Having a midnight internet trance. Clicking through to links that linked that linked that linked to my posts. Reading awfully sad things. Stories from survivors who didn’t “fight back,” and struggle with what that means to them, and what it means to others. “Fighting back” always seems to mean something physical, audible, or legal.
To expand my definition of “fighting back,” and share it, when appropriate, with the survivors who disclose to me.
If you’re alive, you fought back. Staying alive then was fighting back. Being alive today is fighting back. Being alive tomorrow will be fighting back.
Continuing forward, day by day, while carrying this attack within you, is fighting back.
Doing whatever needs to be done to survive, in the face of those who do not care very much for your survival, and sometimes do what they can to actively thwart it, is fighting back.
I do not mean to say that only those that live are fighting back. There are victims who “fight back” in the immediate physical sense and sometimes lose their lives. They were also doing what they felt was necessary to survive, were fighting for their survival in the face of somebody who wasn’t concerned with their life.
They did something no better or worse, stronger or weaker, harder or easier, more right or more wrong, than the survivors who must not fight physically, or scream loudly, in their attempts to survive. Some of those people will lose their lives, too, but not for a lack of trying to live. Not for a lack of fighting back.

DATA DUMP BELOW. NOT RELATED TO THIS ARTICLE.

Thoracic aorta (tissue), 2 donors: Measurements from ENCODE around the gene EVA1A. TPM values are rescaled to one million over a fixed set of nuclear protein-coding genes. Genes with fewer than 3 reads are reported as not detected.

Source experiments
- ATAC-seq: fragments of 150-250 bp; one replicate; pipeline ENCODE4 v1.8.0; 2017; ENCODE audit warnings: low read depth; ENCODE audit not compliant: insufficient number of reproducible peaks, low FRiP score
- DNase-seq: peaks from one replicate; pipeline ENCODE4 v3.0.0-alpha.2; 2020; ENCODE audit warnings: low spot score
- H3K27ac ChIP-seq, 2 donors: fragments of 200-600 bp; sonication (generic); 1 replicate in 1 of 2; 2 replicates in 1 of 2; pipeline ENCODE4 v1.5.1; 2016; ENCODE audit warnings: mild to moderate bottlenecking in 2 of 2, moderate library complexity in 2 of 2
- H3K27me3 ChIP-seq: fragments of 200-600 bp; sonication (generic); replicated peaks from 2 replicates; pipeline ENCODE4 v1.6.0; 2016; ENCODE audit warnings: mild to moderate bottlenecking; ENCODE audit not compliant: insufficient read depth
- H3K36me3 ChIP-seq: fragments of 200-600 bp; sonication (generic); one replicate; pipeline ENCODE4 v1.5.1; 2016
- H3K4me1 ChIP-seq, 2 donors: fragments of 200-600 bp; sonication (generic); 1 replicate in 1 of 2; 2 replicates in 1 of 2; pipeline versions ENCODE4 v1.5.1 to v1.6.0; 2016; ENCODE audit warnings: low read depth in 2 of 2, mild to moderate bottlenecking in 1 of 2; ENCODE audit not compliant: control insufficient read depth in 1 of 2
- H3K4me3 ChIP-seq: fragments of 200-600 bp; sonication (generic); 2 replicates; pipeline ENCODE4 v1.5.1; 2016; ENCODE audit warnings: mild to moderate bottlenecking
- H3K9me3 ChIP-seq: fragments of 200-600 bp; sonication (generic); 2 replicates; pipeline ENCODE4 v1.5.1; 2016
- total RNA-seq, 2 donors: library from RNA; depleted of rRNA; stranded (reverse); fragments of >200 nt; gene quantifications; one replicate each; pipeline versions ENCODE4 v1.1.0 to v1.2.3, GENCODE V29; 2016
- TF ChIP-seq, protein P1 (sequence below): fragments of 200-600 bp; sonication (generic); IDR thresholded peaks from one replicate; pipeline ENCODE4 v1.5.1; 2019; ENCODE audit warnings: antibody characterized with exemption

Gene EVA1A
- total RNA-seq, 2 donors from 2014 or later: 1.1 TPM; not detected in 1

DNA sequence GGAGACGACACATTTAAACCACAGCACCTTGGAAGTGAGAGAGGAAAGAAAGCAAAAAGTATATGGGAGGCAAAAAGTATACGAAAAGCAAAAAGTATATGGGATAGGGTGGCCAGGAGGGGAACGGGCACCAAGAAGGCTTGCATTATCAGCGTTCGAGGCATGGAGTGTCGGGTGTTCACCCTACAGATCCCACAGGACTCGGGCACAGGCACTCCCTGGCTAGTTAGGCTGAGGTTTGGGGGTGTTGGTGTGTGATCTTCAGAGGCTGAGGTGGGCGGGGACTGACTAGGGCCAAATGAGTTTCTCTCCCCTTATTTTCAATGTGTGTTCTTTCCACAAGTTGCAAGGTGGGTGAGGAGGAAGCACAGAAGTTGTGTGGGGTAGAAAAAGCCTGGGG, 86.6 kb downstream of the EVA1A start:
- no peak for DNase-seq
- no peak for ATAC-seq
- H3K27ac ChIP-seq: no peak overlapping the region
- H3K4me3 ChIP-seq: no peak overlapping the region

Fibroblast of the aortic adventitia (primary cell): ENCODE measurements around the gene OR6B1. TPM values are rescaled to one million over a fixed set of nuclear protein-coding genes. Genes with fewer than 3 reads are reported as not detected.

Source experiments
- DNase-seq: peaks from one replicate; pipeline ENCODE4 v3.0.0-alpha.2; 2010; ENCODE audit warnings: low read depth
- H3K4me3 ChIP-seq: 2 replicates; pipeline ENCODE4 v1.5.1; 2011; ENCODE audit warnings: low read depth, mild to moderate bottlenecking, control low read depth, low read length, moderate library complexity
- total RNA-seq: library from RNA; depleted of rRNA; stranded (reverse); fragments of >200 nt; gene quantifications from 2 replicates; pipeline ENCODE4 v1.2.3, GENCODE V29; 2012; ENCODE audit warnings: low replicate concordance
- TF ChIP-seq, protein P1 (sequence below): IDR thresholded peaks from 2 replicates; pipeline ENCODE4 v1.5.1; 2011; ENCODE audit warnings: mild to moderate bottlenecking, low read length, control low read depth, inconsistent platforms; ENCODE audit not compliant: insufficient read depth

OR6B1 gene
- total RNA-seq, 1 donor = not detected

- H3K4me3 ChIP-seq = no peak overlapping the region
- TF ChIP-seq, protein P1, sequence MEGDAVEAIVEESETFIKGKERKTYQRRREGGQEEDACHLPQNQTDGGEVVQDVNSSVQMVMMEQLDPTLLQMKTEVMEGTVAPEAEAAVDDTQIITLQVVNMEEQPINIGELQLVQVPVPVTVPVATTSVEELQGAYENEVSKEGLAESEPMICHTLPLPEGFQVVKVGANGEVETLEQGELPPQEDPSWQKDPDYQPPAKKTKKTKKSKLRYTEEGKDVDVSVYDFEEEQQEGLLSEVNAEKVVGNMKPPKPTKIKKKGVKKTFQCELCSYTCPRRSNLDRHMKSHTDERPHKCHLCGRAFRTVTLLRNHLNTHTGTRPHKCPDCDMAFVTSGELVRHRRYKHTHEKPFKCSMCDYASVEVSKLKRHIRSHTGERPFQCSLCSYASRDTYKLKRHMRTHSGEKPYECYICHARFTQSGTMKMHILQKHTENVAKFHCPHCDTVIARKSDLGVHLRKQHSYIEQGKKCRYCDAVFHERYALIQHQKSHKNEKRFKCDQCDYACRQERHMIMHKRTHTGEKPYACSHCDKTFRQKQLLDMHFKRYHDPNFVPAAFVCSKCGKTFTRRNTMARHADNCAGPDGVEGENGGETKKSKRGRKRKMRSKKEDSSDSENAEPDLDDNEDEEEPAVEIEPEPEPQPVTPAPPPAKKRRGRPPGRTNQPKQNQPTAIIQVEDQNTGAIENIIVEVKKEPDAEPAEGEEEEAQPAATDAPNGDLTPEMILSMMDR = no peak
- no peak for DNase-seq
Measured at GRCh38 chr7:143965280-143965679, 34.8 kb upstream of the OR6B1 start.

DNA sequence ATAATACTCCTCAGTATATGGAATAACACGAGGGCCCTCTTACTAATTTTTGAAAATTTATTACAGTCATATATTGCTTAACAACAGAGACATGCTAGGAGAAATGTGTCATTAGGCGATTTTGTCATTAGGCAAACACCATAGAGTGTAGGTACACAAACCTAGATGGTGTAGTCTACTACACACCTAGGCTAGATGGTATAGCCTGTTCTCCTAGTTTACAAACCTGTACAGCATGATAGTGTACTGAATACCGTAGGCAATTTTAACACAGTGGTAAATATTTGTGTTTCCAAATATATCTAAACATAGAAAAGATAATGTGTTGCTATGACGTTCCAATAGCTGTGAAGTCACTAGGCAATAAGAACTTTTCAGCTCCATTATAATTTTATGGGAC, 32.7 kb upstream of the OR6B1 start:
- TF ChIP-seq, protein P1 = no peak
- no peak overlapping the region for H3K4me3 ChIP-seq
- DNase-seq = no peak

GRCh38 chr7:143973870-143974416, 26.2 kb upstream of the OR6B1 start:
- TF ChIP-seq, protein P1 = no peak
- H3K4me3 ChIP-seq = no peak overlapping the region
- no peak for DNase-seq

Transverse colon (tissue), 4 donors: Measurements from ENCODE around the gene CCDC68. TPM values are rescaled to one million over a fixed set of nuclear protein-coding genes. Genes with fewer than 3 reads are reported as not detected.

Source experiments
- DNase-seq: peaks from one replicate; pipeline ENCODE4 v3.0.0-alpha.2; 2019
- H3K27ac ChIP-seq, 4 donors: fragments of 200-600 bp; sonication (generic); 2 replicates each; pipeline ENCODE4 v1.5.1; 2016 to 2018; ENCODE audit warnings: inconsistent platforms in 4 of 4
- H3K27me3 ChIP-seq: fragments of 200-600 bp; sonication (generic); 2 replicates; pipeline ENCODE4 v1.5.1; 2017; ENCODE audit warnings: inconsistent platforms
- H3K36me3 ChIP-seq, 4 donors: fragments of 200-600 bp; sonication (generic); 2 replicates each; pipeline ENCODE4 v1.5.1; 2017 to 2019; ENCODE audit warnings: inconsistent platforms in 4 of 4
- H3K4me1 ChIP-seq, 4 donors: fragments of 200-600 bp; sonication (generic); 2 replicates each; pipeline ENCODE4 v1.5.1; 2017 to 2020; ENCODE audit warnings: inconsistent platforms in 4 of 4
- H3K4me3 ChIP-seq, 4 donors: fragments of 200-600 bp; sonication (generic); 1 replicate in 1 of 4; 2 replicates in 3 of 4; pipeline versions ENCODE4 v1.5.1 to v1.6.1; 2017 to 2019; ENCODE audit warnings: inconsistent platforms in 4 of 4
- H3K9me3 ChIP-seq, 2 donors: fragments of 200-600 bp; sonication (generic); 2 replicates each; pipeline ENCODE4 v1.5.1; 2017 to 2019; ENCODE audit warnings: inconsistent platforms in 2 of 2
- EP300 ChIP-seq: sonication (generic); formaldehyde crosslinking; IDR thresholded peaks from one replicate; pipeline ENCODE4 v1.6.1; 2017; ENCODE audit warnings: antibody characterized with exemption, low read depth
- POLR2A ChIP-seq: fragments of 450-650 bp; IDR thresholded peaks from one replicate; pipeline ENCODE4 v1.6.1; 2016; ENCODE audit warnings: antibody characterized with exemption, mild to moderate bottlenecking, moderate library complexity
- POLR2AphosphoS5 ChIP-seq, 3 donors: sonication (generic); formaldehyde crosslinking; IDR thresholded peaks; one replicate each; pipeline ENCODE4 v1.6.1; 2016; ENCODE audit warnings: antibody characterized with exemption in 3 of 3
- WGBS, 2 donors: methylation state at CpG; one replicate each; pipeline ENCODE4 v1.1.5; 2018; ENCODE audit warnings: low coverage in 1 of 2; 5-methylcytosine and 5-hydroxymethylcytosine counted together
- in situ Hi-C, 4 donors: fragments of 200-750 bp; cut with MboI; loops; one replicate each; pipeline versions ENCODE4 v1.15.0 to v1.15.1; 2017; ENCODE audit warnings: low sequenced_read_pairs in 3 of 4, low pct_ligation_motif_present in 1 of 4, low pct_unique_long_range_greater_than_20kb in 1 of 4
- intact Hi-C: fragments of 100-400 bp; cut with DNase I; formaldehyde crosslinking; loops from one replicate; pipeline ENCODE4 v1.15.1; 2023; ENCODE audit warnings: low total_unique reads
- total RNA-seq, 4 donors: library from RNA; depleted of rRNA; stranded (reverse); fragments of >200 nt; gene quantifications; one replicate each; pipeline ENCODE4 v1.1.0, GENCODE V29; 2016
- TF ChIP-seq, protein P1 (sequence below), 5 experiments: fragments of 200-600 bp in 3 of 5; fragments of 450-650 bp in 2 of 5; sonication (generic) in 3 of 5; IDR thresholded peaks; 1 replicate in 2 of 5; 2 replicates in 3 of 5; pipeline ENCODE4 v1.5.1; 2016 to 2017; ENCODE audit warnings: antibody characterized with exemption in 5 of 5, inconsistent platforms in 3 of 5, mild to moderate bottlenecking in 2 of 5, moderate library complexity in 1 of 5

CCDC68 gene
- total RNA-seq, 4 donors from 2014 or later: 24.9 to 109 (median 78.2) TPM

Survival contains more than the one moment in your life when you wish you’d thrown a punch. Survival is the decision to prize the continuation of your life above all other things, all other people, all other beliefs, at all moments in time. “Fighting back” is as much a dramatic physical fight that lasts two minutes as it is the daily boring drudgery of getting out of bed, putting food in your mouth, and staying awake for 16 hours, day in and day out. “Fighting back” is prioritizing yourself above others, whether that takes the form of a very dramatic gesture or the form of a banal daily interaction that you soldier through with what energy you can muster. “Fighting back” is believing that you deserve to live, and live well, when very powerful forces are telling you that you do not, and threatening action if you continue to prize your life above all things.
I am so sad when I read the stories of survivors — people who have at some point or many points confronted and sought to change the very fundamental structure of their personality, their family, their friends, their society; people who have had the bravery to face a horror and then attempt the unthinkable, to make peace with it, whether or not this takes a lifetime; people who have been willing to dig down into the most rotten places to uncover the most rotten things; people who live each day with the knowledge of their own intense vulnerability and fear, and still get up and make breakfast and walk outside and speak to others about the weather — and hear these people define themselves as ones who don’t fight back.